Home Address

A more secure permanent job
setup would help insure the suc-
cess of the project, Miss Noble
suggests.
She has also turned in the
names of four or five persons she
thinks would qualify to head the
women's job c e n t e r project."
They're nationally known educa-
tors who have had experience
working with underprivileged, de-
pendent and minority groups.
Miss Noble wouldn't name them,
and she ruled herself out as a
candidate.
Miss Noble also proposed a na-
tional advisory committee made
up of experts from among a group
of 100 women leaders who came
here recently at their own expense
for a two-day Job Corps planning
conference.

{,r?...::}.}:cr yr" :.":.:"r :w: s : : ".,.". .T;" :j:;3'"i: 4:r,.};.}:;.}Yvh X4=: Y.i::w,,: cv,:?4}:?'"
} '":ti:: :?"::i7".':":':":":"iir:": .%-: :C:y} ;<St".:::+:":::SIC}:ti{:= :................ r....... iv::":^?i:: ;X4}:":
": "Va" A" .y {y:""."."l . . yw....,, ....: '"! :. ".ASS. :. :':"f.?"""!'":"t:^:;.:;::JtIJ:.S ; X. :. .".....5":":::
+ .'4 ":4..WS :.{Y:1'.1: :.Vi":titM'~.":':':li":Jn:CV,":V:1:':4"S::YJ.tiS,:4'::.".":d.:{":" A4":.'t::SS:{C':4::ti".?S:i': :iJiJ; l.:

Other O gaWatches
available with
conventional movements
$65 to over $10,000
Federal tax included
14K gold. Distinctive, bev
edged oval case of classic desi
18K gold hour markers. $89.
t.v.
Seamaster self-winding wat
from $95. Models with da
Stelling dials. $120 to $4
Self-winding Ladymatie. w
sweep -second hand. Mod
from $100 to $175
14K gold. Handsome ultra-
Scase, Floentine~finish t
?18K gold hour markers. $1
:c sesss s e neees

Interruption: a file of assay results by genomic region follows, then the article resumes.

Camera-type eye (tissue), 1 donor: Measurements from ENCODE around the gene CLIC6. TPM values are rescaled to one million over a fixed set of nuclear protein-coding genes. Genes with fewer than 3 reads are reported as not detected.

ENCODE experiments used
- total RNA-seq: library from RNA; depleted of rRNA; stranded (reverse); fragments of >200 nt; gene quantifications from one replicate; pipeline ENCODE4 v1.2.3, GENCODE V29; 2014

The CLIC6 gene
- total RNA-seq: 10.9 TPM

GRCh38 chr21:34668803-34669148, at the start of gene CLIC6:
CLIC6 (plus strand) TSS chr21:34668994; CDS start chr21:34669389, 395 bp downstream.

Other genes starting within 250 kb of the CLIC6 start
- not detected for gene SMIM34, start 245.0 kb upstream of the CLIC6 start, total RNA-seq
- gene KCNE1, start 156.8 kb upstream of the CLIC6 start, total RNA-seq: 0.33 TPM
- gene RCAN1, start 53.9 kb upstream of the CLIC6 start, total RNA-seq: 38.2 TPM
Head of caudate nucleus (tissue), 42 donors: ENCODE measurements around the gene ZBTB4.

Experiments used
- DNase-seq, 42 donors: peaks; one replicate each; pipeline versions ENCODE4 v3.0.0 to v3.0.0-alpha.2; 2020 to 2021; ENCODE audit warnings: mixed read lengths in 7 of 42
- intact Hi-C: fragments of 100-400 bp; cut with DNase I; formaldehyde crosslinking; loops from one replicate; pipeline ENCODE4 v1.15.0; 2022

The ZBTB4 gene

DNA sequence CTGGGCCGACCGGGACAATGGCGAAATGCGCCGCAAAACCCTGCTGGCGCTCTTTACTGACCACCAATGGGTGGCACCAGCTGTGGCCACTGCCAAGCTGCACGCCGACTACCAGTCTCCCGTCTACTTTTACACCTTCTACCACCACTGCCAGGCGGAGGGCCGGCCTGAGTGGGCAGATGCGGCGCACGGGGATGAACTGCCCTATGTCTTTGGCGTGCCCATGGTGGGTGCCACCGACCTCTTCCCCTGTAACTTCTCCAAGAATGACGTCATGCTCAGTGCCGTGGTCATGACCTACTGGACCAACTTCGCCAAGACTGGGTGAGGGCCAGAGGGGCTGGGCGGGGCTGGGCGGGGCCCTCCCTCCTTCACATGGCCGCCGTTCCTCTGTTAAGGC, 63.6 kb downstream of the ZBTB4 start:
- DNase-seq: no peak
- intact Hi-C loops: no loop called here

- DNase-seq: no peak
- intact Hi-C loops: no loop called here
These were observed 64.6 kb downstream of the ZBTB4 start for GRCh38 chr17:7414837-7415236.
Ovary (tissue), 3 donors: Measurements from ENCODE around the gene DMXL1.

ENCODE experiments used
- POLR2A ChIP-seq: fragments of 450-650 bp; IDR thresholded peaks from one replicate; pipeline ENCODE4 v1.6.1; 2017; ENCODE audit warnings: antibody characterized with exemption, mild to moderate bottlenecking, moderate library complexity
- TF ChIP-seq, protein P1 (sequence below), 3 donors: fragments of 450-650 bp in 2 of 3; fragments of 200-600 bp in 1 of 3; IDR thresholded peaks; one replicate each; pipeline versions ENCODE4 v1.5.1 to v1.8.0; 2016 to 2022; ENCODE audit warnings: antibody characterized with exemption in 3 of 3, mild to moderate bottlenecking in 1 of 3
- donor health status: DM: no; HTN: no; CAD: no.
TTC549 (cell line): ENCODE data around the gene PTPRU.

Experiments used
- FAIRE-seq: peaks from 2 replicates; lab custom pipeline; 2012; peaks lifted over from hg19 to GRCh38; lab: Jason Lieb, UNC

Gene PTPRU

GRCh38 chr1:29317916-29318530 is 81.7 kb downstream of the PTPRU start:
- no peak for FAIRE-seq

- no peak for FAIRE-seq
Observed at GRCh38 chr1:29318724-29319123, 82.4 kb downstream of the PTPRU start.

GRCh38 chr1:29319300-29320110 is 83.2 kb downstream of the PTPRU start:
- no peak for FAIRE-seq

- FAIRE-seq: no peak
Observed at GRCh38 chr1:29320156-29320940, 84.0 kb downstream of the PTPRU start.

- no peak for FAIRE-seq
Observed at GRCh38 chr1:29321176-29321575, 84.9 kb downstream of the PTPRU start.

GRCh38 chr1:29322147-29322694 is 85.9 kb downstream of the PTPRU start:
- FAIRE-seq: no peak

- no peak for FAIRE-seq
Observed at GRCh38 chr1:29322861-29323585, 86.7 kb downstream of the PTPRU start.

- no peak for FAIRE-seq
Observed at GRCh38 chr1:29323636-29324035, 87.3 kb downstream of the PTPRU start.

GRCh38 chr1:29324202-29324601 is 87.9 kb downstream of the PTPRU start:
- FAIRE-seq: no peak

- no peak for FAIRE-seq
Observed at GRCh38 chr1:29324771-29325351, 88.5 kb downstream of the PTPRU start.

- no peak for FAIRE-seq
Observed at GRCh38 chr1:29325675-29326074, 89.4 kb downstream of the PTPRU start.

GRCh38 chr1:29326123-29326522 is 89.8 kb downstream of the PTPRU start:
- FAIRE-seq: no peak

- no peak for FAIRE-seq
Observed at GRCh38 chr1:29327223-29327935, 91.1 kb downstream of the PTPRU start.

t.
4Y
in
S.. '

We are happy to have
our first year in Ann A

Choose an Omega and you may never

We're proud of t

need another watch
for the rest of your. life!

LINGERIE
Vanity Fair
Barbizon
Schrank
Fischer
Shadowline

FOUNI

Warner'.
Bein Jolib
Smoot h
Olga
Bali

CRAVITY-POWERED
AUTOMATIC MOVEMENT

In the 115 years that Omega has been
making fine watches, many thou-
sands of proud owners have attested
to the fact that even after decades
of use, their Omegas still tell time
faithfully. Unlike ordinary watches,
every Omega is crafted of the-finest
materials with meticulous care, for a
lifetime of proud possession.

<a2nne
of A

4,2 -
E r-f

209 EAS

it

/
e
4

From the designer's sketches and production blueprints
to the final assembly, an Omega undergoes exactly 1497
separate inspections. One out of every four Omega em-
ployees is a quality-control supervisor. It takes four times
longer to make an Omega than an ordinary watch. Omega
precision is so great that it has won important accuracy
awards at leading observatories and has been chosen to
time many Olympic Games, where a difference of 1/10th
of a second can mean a new world record.
You get maximum dependability and accuracy in every
Omega. The balance wheel oscillates 1000 to 3000 times
more per hour than ordinary watches. This is similar to
automobile horse-power. A 300-horse-power engine

cruises easily at 60 miles an hour. The same speed in a
150-horse-power engine can be a strain. The faster beat
of the Omega movement counteracts the stress and pull
of forceful wrist motions and jars and jolts which often
affect the performance of the average watch.
Many Omega watches have self-winding movements,
completely eliminating the daily nuisance of hand wind-
ing. While you wear it, the Omega automatic stores up its
own winding power, thanks to the ingenious, gravity-
powered 360* rotor which turns to and fro with everyday
natural wrist motions ... keeping the movement always at
peak tension for greater accuracy. Just set it and forget it.
With an Omega date-telling calendar watch, you have
the convenience of seeing the exact
date as well as the exact second.. .
,~ in one glance. Every midnight, auto-
matically, the next date-numeral
moves into place. Only 5 times per
year (in the months with less than
31 days) need you re-set the date

e

LUBRICATED WITH
$2000 OiL

manually.
watch is

An Omega calendar-dial
a businessman's "must."

l 1 . 1Yl a .Y.i n! o !n
l0 i s /Y

Back to Top

© 2020 Regents of the University of Michigan